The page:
Considering this issue requires considering two essentially contrasted concepts which are equality and justice. In a great part of the world, it is taken for granted that all individuals are of equal moral worth, no matter their gender or ethnicity. All individuals therefore are treated equally by the law and should be granted equal fundamental rights, such as liberty of expression or the right to vote. However, there are great (and increasing) inequalities in terms of wealth between the poorest and the richest. This essay will focus on wealth inequalities by summarising the key debates on this issue. What one understands the concept of equality to be depends on ones conception of distributive justice which can be defined as the distribution of “benefits and burdens of social cooperation to individuals across society” (McLean and McMillan 2009, 286). In this essay, it will be presented key conceptions of distributive justice and considered how each, if at all, justifies certain inequalities. The utilitarian argument, Rawls' conception of justice as fairness, Nozick's conception of the minimal state, as well as a socialist conception of justice will be discussed. Finally, Dworkin's attempt to overcome the contradictions between all these theories will be explored.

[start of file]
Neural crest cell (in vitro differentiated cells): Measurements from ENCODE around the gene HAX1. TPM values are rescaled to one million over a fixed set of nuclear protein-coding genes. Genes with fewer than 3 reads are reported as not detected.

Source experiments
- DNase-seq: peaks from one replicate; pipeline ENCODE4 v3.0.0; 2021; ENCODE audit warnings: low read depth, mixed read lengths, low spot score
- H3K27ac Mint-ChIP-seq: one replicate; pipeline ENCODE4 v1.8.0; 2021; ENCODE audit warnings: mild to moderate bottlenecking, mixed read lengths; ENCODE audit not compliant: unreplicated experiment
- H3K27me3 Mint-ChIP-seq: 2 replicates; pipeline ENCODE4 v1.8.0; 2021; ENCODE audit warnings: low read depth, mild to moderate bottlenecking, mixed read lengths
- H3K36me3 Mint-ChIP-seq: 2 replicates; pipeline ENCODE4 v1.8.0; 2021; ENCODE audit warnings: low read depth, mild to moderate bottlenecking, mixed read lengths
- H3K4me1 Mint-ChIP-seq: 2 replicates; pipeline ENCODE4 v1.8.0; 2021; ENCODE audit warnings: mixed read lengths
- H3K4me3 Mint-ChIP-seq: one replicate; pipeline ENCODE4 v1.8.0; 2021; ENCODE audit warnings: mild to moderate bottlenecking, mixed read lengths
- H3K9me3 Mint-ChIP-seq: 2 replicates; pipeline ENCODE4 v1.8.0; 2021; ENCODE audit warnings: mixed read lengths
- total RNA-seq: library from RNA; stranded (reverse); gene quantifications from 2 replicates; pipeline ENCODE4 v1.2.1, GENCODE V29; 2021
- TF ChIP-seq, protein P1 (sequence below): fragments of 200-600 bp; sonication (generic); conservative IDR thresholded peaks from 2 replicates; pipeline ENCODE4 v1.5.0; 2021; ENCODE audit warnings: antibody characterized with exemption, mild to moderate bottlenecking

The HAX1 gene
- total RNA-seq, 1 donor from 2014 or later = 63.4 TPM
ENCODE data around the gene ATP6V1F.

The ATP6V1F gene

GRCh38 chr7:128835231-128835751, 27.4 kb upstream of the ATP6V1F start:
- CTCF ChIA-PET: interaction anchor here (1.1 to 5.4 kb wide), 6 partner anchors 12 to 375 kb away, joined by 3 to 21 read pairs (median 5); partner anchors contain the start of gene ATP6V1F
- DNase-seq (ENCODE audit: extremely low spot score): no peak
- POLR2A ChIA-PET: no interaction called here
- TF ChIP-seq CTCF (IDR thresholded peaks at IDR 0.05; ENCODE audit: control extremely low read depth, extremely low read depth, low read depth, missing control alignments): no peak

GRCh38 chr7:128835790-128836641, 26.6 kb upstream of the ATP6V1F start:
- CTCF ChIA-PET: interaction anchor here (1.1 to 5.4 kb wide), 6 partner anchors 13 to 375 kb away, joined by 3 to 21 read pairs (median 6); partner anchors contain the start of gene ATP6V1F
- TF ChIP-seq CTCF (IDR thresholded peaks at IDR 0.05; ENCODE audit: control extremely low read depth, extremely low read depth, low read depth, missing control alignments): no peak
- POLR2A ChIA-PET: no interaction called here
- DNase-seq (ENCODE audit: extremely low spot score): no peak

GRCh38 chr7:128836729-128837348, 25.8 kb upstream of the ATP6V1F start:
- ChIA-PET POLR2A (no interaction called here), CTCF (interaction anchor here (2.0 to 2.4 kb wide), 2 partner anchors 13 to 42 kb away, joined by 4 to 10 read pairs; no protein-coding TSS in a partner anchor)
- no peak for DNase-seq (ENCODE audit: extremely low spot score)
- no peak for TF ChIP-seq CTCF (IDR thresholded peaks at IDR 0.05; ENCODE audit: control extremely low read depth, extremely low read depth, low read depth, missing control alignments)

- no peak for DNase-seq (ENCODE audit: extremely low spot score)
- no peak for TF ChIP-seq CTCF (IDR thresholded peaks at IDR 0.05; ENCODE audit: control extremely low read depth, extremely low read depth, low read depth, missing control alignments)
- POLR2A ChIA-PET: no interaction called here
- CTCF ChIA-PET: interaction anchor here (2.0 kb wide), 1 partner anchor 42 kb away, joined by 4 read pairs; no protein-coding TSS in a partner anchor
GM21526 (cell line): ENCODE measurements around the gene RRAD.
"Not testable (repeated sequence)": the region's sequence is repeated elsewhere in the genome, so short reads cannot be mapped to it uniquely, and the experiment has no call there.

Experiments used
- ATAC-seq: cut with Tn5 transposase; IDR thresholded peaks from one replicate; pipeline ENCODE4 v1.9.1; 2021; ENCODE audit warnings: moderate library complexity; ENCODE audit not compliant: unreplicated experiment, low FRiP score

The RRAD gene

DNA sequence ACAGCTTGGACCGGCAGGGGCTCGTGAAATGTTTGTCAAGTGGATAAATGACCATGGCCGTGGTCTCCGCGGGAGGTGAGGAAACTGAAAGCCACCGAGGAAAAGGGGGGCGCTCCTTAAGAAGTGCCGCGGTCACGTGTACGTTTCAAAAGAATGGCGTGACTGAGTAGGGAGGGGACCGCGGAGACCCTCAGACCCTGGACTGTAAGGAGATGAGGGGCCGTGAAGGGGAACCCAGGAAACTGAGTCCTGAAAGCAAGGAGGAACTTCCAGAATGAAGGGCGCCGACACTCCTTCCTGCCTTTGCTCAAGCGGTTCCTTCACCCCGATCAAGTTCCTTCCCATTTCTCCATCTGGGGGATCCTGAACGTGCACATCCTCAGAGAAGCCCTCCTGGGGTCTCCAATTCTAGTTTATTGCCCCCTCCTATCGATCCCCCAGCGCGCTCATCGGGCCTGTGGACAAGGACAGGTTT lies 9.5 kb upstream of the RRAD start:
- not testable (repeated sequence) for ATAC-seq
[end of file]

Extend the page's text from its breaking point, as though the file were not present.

For utilitarians, a just society is one that maximises the average well-being or utility of its citizens in order to maximise the return. Utilitarianism would be advocating for an equal distribution of welfare if all human beings were equally satisfied with the same amount of goods and thus had equal utilities. However, human beings are all different and with the same amount of goods, for instance income, they achieve a different level of utility. Since utilitarianism finds just what maximises the consequence of redistribution, it is obvious that if an individual A, with the same income, is only half as satisfied as another individual B, then society would give B a greater income than A because the result of B's satisfaction would be of greater utility to the society (University of Valencia 2004, 202-203).Utilitarians, by focusing on the greatest good for the greatest number, forget to consider each individual's well-being and seem to use individuals as means to maximise what is best for society as a whole. This aggregative conception of justice can lead to the greatest inequalities between the majority and the minority of a population but these disparities are just according to utlitarians. Rawls criticises this conception of justice as a means to maximise utility and proposes a conception of justice as fairness in which he tries considering the whole rather than the majority. At the heart of his theory of justice is the claim that because man is not responsible for his natural and social characteristics he should neither be advantaged, nor disadvantaged because of them (Rawls 1999, 13-14). Establishing principles of justice thus requires that arbitrary distinctions between human beings should not be taken into account. Rawls imagines an “original position” where everyone is equally situated and disregards their arbitrary characteristics such as their social status or intellectual capacities. Only in this hypothetical position will men be completely rational and agree on a conception of justice that shall be to the advantage of all (Rawls 1999, 15-19). Rawls establishes two principles of justice that he believes would result from such an exercise : “First: each person is to have an equal right to the most extensive scheme of equal basic liberties compatible with a similar scheme of liberties for others. Second: social and economic inequalities are to be arranged so that they are both (a) at the greatest benefit of the least advantaged and (b) attached to offices and positions open to all under conditions of fair equality of opportunity.” (ibid., 53, 72). The first principle guarantees that basic liberties, among which we